It was only two years ago that the DOC raised an outcry when it banned inmates from receiving free books from Books Behind Bars, a 20-year-old nonprofit program founded by Quest Bookshop's Kay Allison. But that's not what got it a Muzzle in 2010–- that was for denying an inmate a Christian sermon recorded on a CD, while allowing music CDs.
So it's with alarming regularity that the Department of Corrections makes the Muzzle cut again, this time for denying prisoners access to a book–- The Jailhouse Lawyer's Handbook: How to Bring a Federal Lawsuit to Challenge Violations of Your Rights in Prison.
The prison system's publication review committee upheld the ban, calling the content of the self-help legal guide “detrimental" to offender rehabilitative efforts and the safety of prison staff and inmates.
"We hadn't encountered an entire state banning our book," says Alissa Hull with the National Lawyers Guild, which publishes the book and sends it free to inmates.
The Lawyers Guild and the Center for Constitutional Rights sued the Department of Corrections, which settled the lawsuit and agreed to allow inmates access to The Jailhouse Lawyer's Handbook.
"If you're a frequent recipient, you want to get off that short list," suggests Hull to the two-time Muzzle winner.
"The Virginia Department of Corrections faces a constant challenge to achieve a balance between safety and security of our facilities, employees, and offenders," says DOC spokesman Larry Traylor. "We are glad that the issues referenced by the Thomas Jefferson Center have been resolved to everyone’s satisfaction."
The TJ Center says it wishes Virginia's prison officials would give greater consideration to inmates’ First Amendment rights— without the intervention of a lawsuit.
Uh-oh. The Daily Progress reports April 8 that the DOC is being sued again by an inmate not allowed a poet Dylan Thomas CD.
Albemarle High School administration for destroying all copies of the school newspaper
The last issue of The Revolution already had been vetted by the faculty adviser and gone to press last May when the P.E. teachers raised a ruckus about an editorial that suggested the requirement that student athletes take gym classes was a waste of time.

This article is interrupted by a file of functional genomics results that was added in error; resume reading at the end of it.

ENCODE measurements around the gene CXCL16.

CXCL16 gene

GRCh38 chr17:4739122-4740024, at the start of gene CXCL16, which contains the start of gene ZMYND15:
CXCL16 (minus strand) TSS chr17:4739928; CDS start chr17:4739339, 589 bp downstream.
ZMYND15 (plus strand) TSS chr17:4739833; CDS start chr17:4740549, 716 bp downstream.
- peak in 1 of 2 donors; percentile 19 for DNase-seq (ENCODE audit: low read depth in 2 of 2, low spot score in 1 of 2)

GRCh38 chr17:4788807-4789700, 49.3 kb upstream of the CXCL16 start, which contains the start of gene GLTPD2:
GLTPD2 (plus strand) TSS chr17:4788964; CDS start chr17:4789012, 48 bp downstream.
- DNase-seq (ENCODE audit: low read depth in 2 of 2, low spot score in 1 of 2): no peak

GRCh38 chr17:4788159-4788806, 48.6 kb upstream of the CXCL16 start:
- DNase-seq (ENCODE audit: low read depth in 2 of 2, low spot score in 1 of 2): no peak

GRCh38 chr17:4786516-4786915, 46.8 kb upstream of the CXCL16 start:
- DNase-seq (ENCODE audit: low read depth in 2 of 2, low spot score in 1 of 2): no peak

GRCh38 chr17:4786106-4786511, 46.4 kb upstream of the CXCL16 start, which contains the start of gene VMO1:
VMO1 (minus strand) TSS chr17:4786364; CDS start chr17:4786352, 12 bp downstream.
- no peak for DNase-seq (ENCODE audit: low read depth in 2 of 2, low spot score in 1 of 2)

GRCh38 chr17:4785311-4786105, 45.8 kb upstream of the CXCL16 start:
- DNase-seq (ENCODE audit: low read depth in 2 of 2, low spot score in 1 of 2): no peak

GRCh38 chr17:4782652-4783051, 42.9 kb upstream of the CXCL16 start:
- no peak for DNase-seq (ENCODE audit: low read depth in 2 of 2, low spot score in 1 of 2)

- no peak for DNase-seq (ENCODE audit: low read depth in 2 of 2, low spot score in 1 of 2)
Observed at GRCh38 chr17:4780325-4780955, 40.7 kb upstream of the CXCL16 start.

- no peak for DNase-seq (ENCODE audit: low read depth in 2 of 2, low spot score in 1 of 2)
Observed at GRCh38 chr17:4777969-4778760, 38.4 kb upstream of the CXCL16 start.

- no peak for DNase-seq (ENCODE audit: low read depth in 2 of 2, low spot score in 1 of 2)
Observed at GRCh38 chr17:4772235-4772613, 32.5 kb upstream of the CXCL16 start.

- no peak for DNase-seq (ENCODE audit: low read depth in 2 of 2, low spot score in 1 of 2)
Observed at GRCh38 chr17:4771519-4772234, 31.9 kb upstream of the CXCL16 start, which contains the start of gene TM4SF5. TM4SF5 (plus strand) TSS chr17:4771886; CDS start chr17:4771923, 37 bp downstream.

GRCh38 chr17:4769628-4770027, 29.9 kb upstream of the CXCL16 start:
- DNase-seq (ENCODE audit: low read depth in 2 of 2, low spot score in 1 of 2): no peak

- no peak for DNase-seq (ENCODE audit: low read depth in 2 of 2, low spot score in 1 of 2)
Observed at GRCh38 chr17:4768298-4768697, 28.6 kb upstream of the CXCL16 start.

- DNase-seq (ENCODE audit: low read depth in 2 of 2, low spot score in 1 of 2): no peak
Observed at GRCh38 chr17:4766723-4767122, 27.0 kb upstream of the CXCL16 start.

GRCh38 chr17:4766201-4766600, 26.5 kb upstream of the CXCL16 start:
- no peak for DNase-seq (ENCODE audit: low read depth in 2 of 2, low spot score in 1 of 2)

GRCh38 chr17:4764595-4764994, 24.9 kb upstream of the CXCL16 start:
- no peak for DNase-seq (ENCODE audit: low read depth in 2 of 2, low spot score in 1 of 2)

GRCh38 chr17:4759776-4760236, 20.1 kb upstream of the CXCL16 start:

School administrators listed a variety of reasons why the issue was seized and destroyed: P.E. teachers wouldn't have an opportunity to respond to the end-of-year op-ed piece, it would be disruptive, it would be unfair to the editorial's author, and typos.
The Student Press Law Center called the seizure unconstitutional, and offered to represent last year's editor, Sean Cudahy, and author Ellie Leech, who is The Revolution's editor this year. While the students didn't sue, the Thomas Jefferson Center says the AHS administration's censoring is worthy of censure–- and a Muzzle.
"The lesson taught to Albemarle High School students is that expression of their opinions is permitted only if they agree with the administration’s," says the TJ Center.
"I think it's definitely warranted," says Cudahy, now studying journalism at American University. "Their actions last spring were certainly stifling free speech."
For Cudahy, it wasn't just the censoring, but how the situation was handled–- "unprofessionally," he says–- that still rankles.
"They could have apologized," he says. "Everyone knew they were stifling free speech. But instead of taking the honorable route, they came up with excuses that weren't entirely true."
AHS principal Jay Thomas did not respond to a phone call from the Hook.
Leech was surprised at the amount of support for the students and for the First Amendment. "So many people run around without realizing what our rights are," she says. More troubling, she points to a March Newsweek poll that shows 38 percent of Americans would fail the citizenship test, and 44 percent can't identify the Bill of Rights.
Albemarle School Board chair Steve Koleszar also sees a learning experience from the school system's second Muzzle.
"Criticism helps you get better," he says. "School principals are charged with educating kids and keeping them safe. Sometime they make mistakes. You learn from it."